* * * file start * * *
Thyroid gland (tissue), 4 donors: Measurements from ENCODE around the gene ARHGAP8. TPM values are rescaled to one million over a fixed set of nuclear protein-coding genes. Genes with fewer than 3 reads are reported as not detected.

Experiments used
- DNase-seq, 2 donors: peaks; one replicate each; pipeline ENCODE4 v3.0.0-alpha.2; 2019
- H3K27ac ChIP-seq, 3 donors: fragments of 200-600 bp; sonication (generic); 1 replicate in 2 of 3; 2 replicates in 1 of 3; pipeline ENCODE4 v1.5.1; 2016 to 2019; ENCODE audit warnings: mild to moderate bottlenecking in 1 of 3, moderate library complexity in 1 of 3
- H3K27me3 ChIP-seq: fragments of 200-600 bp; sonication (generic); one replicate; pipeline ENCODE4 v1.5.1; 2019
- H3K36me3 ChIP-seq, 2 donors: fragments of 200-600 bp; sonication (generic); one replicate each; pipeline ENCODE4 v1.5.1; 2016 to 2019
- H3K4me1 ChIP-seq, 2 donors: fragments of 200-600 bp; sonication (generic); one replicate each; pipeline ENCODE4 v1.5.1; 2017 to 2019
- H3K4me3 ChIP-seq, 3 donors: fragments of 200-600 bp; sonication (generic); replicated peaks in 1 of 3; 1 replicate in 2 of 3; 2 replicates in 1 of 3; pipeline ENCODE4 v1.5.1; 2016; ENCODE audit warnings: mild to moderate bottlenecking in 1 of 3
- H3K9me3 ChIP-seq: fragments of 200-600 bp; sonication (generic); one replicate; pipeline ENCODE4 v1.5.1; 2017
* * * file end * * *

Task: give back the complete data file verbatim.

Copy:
Thyroid gland (tissue), 4 donors: Measurements from ENCODE around the gene ARHGAP8. TPM values are rescaled to one million over a fixed set of nuclear protein-coding genes. Genes with fewer than 3 reads are reported as not detected.

Experiments used
- DNase-seq, 2 donors: peaks; one replicate each; pipeline ENCODE4 v3.0.0-alpha.2; 2019
- H3K27ac ChIP-seq, 3 donors: fragments of 200-600 bp; sonication (generic); 1 replicate in 2 of 3; 2 replicates in 1 of 3; pipeline ENCODE4 v1.5.1; 2016 to 2019; ENCODE audit warnings: mild to moderate bottlenecking in 1 of 3, moderate library complexity in 1 of 3
- H3K27me3 ChIP-seq: fragments of 200-600 bp; sonication (generic); one replicate; pipeline ENCODE4 v1.5.1; 2019
- H3K36me3 ChIP-seq, 2 donors: fragments of 200-600 bp; sonication (generic); one replicate each; pipeline ENCODE4 v1.5.1; 2016 to 2019
- H3K4me1 ChIP-seq, 2 donors: fragments of 200-600 bp; sonication (generic); one replicate each; pipeline ENCODE4 v1.5.1; 2017 to 2019
- H3K4me3 ChIP-seq, 3 donors: fragments of 200-600 bp; sonication (generic); replicated peaks in 1 of 3; 1 replicate in 2 of 3; 2 replicates in 1 of 3; pipeline ENCODE4 v1.5.1; 2016; ENCODE audit warnings: mild to moderate bottlenecking in 1 of 3
- H3K9me3 ChIP-seq: fragments of 200-600 bp; sonication (generic); one replicate; pipeline ENCODE4 v1.5.1; 2017